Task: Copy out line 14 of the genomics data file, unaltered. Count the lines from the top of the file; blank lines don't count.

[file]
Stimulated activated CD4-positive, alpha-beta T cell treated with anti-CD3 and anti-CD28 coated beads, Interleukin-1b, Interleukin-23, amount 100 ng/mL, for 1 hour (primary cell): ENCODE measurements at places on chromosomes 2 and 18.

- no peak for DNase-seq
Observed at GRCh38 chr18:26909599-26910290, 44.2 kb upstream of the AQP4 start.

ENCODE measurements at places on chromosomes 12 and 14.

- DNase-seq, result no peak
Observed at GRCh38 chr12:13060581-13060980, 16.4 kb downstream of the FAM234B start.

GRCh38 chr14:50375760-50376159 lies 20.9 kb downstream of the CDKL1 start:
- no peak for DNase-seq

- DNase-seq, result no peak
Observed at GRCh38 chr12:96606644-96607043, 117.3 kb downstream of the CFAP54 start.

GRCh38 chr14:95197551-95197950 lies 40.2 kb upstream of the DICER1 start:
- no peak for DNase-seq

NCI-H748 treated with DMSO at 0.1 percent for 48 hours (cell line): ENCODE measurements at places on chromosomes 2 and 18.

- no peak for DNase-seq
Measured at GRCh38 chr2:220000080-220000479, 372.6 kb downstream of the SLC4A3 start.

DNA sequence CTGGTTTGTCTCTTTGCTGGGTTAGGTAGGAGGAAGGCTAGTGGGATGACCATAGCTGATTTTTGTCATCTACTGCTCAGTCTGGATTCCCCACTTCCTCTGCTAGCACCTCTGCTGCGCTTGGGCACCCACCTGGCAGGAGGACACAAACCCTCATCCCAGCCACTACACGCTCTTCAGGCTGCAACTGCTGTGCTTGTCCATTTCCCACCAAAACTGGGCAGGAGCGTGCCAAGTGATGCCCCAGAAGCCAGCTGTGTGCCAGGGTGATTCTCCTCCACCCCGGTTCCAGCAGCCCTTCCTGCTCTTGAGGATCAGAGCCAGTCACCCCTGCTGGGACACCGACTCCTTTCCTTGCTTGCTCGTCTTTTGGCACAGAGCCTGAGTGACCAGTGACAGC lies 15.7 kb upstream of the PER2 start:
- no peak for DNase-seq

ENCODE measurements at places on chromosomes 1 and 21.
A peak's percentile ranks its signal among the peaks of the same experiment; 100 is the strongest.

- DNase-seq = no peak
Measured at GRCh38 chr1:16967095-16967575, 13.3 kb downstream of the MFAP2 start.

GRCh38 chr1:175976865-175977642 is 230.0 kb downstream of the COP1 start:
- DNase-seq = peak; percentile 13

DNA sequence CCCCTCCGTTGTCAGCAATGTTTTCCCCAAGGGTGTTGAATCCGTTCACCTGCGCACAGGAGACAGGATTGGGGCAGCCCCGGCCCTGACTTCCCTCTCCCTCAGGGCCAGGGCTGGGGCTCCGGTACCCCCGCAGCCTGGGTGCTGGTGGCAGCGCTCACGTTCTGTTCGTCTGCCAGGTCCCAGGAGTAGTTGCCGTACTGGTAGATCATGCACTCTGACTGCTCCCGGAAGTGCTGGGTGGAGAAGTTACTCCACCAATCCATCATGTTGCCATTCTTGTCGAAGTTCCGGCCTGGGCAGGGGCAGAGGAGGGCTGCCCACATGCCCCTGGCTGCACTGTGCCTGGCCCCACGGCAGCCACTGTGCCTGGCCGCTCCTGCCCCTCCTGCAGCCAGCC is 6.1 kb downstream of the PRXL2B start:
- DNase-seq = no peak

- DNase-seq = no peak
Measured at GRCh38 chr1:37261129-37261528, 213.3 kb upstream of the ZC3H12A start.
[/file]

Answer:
- no peak for DNase-seq